A Trujillo Visiting Trujillo, Spain
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When I was six or seven years old I didn’t just wonder about visiting Trujillo. I wondered what Trujillo was, besides my last name. What place did the name come from? And where was that place? Obviously, with Trujillo as my last name, my father was quick to explain our family’s heritage, going back about three generations. But my curiosity only grew over the years.
Visiting Trujillo… Which One?
There are two places in the world with the name Trujillo. A city in Peru and a village in Spain. I finally got the chance to visit the latter, Trujillo, Spain. It was quite serendipitous.
I was on a road trip with Amalia and her family when we realized that Trujillo just happened to be along our route. In true traveler style, I wanted to get a picture of myself near the exit sign outside of the village. I’m not much of a gaper or a selfie taker, but I wanted to share the photo with my family back in the US.
Spontaneously Visiting Trujillo
Rather than just stop along the highway, we decided to go into the village, it looked small after all, and enjoy una fria (a cold beer) before continuing. We all felt we could use a little break from the road too.
So we exited the auto via, drove into the village, and immediately noticed that they have a castle! An amazing, ancient Majadur Roman-Moorish spectacular piece of history. That’s not the only historic architecture either. As we would soon discover, it turns out that practically the entire village maintains its medieval architecture.
We found a spot to park and through winding streets made our way to the town center and its Plaza Mayor. It was like an oasis that took you back in time and was very lively and social.
We had shown up at the right time during la merienda, the typical tradition of a snack in the late afternoon before dinner. It’s like the equivalent of American happy hour! We found some cold ones and other incredible edibles.
The Charms of Visiting Trujillo
The ham, jamon pata negra, is made from the black pigs in the area who feed on acorns. And yes, it does taste like nutty acorns!
All foodies out there: this ham is truly not to be missed. Also try the chorizo, the Manchego cheese (Trujillo hosts Spain’s prestigious National Cheese Fair every year), the olive oil, and obviously the wine.
Visiting the Castle of Trujillo
The next morning, we walked around the beautifully maintained village and decided that while we were here we should visit the castle. The castle used to be a Roman then Arab fortress and is in amazing condition.
If you love Game of Thrones (or used to), you may recognize the Trujillo castle from season seven. It was Casterly Rock in the episode where the Unsullied took the fortress from the Lannisters.
Almost the entire castle is accessible to the public and there are beautiful views of the village and the Extremaduran countryside from the battlements on top of the castle walls. Before you begin your castle adventure make sure to take a look at the ancient carved rock formation near the main entrance.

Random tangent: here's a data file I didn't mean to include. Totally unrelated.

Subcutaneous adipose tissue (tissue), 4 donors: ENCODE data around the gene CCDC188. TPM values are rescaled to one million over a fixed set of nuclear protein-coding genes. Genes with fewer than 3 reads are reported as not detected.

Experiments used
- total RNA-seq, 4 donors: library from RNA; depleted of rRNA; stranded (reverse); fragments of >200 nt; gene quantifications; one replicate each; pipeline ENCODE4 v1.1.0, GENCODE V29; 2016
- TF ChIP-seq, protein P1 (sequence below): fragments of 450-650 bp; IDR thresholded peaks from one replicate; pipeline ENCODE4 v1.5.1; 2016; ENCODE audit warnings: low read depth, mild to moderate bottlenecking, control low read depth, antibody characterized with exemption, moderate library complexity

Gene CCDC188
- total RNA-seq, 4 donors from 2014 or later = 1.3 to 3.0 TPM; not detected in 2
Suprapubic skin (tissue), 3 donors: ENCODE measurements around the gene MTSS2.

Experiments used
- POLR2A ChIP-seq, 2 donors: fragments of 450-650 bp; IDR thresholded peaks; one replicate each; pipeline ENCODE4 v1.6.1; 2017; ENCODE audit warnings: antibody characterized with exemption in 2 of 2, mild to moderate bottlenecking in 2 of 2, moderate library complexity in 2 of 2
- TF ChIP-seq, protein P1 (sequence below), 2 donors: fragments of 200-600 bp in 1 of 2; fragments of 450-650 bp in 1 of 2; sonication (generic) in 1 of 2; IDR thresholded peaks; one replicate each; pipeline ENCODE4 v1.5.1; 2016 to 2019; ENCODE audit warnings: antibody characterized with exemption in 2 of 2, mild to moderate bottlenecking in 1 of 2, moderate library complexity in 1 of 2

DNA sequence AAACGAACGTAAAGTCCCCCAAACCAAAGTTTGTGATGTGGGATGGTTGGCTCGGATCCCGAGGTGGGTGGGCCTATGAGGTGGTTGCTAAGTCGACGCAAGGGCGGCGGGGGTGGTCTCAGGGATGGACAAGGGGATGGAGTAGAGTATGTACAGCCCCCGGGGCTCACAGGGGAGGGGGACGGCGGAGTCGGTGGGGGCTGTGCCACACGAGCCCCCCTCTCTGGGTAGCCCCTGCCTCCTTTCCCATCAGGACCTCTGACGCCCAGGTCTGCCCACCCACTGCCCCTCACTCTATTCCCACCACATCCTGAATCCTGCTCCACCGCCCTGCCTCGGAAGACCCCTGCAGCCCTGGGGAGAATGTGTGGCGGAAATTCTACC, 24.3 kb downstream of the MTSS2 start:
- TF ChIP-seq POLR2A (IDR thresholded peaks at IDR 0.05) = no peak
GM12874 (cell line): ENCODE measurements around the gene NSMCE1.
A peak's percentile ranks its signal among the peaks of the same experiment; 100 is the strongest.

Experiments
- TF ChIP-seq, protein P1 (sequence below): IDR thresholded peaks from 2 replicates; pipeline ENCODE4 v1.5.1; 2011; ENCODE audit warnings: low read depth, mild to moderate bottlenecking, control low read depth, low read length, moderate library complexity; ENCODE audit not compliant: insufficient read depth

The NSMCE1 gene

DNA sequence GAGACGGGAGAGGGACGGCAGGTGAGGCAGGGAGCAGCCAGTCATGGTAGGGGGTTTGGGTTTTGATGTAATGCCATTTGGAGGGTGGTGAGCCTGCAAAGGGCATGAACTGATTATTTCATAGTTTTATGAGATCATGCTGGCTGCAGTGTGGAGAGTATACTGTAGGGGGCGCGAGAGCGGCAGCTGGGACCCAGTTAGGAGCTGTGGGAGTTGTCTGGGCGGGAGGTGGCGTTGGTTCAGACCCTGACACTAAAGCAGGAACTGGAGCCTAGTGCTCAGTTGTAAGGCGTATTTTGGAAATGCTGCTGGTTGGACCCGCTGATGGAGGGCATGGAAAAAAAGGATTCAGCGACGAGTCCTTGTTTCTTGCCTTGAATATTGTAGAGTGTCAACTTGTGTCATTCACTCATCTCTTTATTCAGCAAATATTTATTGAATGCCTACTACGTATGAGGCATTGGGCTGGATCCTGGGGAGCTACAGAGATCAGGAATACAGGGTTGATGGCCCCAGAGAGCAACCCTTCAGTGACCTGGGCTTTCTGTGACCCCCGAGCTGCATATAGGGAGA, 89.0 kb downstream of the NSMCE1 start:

Travel Fact: The entrance fee to the castle is only €1.50 for adults and children are free.
More Facts About Trujillo
Trujillo is located in the heart of the region of Extremadura, about a 2.5 to 3-hour drive from Madrid. It was originally built during Roman rule and you can see the evidence everywhere. However, even earlier than that Trujillo was founded in prehistoric times on a granite batholith, a type of rock extrusion that extends from deep within the earth.
Trujillo, Spain is very well known by most Latin Americans because Extremadura was home to Spain’s famous conquistadors. Trujillo was the birthplace of Peru conqueror Francisco Pizarro. A majestic statue of him on his horse is in the town’s Plaza Mayor. We also learned that the other Trujillo in Peru is named after this village.
To learn more history when in Trujillo, make sure to visit the Casa Museo de Pizarro (the Pizarro house museum).
One of Spain’s Gems
In my opinion, Trujillo’s Plaza Mayor is one of Spain’s gems. It is surrounded by Renaissance and Baroque architecture and unique facades complete with towers and turrets that are topped off with nesting storks.
I was told later that many of the buildings in Trujillo and the area were financed with wealth brought back from the conquests. I met a Trujillo historian in the town’s museum and his face lit up when I told him my name. He said, ¡Deberias estar muy orgulloso! (you should be very proud).
Finally Visiting Trujillo
Visiting Trujillo is by far on the top of my list for small Spanish villages. It is absolutely perfect for a romantic getaway or a creative retreat. I certainly didn’t expect Trujillo to be so enchanting.
Just because I share my name with the village was the reason we first discovered it. We have visited the village many times since and have always enjoyed the people, the food, and the personality of the village itself.
Funny enough, I never did get that photo by the sign! At least not yet.